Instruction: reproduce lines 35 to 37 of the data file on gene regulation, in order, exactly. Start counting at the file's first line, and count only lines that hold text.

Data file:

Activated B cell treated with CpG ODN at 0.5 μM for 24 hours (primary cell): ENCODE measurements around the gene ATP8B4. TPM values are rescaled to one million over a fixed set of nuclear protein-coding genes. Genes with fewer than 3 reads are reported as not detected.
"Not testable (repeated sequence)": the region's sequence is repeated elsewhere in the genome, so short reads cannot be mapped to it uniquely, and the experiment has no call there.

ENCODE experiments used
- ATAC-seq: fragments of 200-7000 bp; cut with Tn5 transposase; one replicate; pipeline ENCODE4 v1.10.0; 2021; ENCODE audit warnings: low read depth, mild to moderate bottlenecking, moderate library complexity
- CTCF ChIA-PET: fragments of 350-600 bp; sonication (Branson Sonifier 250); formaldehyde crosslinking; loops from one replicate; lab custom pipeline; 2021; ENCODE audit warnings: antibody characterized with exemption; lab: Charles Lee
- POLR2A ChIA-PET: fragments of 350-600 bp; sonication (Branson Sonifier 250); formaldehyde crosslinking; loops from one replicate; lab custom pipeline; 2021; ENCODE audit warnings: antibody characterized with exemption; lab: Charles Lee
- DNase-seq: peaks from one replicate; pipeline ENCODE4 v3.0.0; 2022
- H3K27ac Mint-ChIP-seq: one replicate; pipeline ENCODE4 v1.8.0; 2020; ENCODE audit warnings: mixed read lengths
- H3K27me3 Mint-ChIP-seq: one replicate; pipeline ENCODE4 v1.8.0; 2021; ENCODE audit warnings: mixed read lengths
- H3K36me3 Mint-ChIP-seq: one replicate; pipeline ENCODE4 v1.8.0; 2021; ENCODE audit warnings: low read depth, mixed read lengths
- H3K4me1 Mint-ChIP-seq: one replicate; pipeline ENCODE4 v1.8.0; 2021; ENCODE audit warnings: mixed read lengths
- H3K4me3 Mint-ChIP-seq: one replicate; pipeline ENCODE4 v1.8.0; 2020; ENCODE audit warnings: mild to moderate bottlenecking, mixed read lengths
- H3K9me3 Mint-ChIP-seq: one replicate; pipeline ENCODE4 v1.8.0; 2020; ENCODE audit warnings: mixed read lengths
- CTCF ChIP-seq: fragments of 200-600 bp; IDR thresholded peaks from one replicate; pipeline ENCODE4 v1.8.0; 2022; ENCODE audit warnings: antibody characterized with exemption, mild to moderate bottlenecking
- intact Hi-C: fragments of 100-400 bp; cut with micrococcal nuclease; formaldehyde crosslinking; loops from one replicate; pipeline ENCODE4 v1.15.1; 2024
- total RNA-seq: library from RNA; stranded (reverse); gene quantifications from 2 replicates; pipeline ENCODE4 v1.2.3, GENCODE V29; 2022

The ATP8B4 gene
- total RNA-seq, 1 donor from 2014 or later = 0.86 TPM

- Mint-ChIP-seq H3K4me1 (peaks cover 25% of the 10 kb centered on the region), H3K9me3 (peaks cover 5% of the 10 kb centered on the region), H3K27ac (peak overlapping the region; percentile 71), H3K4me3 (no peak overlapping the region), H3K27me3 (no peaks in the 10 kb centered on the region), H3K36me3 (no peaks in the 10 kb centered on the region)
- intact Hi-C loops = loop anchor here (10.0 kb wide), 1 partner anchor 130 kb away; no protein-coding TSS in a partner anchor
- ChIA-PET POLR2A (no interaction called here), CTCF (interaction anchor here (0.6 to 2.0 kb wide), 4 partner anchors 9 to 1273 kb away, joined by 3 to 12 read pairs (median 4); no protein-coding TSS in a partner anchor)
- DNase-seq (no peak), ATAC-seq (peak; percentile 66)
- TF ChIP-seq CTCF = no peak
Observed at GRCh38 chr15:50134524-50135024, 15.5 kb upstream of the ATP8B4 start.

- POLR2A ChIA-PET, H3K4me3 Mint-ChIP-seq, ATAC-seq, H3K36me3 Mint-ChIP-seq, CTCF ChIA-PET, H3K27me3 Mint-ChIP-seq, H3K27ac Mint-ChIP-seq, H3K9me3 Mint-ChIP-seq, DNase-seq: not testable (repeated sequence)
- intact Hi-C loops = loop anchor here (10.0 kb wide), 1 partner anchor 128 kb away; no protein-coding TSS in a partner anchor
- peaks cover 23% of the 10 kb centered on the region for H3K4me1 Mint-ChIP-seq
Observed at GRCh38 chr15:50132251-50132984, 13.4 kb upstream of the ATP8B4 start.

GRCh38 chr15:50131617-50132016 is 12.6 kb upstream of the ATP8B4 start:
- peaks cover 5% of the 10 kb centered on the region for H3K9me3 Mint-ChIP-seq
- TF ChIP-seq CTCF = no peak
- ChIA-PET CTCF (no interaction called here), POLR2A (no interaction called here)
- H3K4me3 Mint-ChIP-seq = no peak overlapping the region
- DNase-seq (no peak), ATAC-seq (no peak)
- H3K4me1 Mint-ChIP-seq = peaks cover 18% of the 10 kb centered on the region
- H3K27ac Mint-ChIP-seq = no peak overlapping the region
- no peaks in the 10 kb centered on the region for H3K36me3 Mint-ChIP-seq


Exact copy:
- H3K4me1 Mint-ChIP-seq = peaks cover 18% of the 10 kb centered on the region
- H3K27ac Mint-ChIP-seq = no peak overlapping the region
- no peaks in the 10 kb centered on the region for H3K36me3 Mint-ChIP-seq